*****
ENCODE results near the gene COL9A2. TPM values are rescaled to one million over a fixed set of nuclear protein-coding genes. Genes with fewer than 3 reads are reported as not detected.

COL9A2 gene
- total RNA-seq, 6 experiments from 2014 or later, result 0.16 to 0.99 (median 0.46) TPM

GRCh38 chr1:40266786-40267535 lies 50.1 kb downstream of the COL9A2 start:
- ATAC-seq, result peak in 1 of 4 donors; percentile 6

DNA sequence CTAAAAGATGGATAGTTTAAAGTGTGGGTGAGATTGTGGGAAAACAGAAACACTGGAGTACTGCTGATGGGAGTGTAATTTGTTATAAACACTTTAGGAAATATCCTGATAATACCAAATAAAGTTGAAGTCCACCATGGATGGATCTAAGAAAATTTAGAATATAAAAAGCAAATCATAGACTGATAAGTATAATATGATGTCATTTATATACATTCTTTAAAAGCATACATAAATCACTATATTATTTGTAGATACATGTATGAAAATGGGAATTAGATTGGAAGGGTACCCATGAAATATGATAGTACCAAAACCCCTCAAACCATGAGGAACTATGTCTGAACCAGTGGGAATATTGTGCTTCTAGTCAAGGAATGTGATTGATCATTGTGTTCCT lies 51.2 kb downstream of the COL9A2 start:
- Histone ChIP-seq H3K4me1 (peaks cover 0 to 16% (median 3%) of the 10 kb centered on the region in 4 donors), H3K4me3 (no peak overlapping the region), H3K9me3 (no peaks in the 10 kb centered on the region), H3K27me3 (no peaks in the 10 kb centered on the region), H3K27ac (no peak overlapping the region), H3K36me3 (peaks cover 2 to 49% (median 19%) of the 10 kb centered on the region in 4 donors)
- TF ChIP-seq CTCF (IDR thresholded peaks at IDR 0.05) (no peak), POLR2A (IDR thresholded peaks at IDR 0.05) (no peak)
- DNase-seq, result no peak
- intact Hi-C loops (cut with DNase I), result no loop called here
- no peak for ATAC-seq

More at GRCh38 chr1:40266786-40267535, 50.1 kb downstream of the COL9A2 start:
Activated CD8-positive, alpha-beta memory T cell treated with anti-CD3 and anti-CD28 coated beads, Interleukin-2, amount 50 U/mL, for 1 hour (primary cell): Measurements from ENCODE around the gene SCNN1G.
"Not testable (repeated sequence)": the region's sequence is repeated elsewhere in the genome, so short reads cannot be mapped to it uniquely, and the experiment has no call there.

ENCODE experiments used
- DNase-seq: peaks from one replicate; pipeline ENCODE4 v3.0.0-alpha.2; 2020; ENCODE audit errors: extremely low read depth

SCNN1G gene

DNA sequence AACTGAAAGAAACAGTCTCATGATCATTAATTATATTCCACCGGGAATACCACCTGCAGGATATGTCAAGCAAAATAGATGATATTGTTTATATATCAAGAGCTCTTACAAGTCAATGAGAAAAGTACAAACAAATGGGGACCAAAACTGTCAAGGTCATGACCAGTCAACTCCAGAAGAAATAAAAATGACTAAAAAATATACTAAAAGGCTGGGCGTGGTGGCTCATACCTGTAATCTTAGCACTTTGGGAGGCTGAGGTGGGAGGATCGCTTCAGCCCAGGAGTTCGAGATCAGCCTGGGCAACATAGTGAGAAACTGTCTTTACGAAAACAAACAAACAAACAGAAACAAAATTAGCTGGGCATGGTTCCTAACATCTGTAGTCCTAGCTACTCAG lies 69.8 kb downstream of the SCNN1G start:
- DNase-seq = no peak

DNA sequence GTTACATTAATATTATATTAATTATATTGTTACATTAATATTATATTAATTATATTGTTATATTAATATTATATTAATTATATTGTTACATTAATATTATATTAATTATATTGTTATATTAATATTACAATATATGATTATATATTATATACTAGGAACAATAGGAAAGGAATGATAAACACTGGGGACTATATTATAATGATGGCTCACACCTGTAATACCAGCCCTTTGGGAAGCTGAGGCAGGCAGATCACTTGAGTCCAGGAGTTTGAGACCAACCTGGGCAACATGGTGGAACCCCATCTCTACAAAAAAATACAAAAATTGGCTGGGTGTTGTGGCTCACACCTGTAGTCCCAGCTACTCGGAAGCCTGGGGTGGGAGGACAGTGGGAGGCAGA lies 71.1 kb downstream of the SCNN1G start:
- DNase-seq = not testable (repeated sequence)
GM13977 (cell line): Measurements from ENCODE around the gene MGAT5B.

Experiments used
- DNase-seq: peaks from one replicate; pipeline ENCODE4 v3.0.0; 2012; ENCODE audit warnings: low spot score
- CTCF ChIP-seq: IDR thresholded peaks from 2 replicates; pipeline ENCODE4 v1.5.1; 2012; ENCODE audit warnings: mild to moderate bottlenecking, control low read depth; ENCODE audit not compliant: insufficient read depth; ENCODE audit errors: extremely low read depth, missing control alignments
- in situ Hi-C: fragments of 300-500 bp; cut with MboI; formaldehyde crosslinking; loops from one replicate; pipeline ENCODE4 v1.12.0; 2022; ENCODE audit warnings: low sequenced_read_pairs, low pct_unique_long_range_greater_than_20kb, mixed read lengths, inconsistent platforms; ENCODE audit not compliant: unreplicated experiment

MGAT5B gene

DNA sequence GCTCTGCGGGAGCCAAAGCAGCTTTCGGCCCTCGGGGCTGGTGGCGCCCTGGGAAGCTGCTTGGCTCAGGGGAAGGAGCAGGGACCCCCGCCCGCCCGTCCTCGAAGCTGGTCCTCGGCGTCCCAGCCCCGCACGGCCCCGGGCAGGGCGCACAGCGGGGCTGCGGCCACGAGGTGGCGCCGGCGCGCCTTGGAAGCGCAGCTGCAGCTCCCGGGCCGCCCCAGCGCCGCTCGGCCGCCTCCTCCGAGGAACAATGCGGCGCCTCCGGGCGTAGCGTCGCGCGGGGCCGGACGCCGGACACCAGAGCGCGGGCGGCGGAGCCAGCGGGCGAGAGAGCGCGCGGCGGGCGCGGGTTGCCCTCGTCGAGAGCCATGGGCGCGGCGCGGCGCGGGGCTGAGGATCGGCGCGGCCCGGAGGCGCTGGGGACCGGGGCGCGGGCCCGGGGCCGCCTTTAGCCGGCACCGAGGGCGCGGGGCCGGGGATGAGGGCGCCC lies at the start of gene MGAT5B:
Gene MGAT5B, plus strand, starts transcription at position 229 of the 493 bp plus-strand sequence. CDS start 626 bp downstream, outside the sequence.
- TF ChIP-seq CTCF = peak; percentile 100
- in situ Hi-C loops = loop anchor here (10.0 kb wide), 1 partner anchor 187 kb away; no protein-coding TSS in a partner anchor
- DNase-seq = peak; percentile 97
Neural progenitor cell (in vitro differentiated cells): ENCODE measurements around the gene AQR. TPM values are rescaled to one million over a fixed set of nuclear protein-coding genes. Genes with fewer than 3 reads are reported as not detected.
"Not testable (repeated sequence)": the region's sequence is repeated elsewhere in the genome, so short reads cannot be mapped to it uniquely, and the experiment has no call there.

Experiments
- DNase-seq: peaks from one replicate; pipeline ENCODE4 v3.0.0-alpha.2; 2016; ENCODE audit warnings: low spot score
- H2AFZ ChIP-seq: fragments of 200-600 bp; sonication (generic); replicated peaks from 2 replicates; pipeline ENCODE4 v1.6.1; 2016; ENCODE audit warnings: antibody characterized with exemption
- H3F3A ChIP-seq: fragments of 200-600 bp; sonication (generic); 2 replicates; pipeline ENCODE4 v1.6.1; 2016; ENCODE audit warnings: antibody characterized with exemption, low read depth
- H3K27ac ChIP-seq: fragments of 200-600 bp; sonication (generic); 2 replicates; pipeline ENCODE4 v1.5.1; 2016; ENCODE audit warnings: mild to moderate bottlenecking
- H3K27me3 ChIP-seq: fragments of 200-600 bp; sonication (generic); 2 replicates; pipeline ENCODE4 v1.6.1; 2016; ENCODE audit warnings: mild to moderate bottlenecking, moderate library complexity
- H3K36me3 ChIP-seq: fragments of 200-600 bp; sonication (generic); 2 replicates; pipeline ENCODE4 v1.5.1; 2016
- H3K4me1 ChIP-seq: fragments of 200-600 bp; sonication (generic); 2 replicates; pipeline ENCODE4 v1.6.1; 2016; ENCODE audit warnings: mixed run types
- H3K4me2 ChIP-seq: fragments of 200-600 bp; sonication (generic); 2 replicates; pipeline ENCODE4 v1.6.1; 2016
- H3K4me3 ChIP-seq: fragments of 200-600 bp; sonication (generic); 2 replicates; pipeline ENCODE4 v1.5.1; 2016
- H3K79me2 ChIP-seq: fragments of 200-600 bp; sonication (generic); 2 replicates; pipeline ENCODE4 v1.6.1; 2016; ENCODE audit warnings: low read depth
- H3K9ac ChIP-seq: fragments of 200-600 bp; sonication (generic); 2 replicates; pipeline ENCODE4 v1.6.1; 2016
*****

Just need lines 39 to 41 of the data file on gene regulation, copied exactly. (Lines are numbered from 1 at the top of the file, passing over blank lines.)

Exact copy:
- H3K27ac ChIP-seq: fragments of 200-600 bp; sonication (generic); 2 replicates; pipeline ENCODE4 v1.5.1; 2016; ENCODE audit warnings: mild to moderate bottlenecking
- H3K27me3 ChIP-seq: fragments of 200-600 bp; sonication (generic); 2 replicates; pipeline ENCODE4 v1.6.1; 2016; ENCODE audit warnings: mild to moderate bottlenecking, moderate library complexity
- H3K36me3 ChIP-seq: fragments of 200-600 bp; sonication (generic); 2 replicates; pipeline ENCODE4 v1.5.1; 2016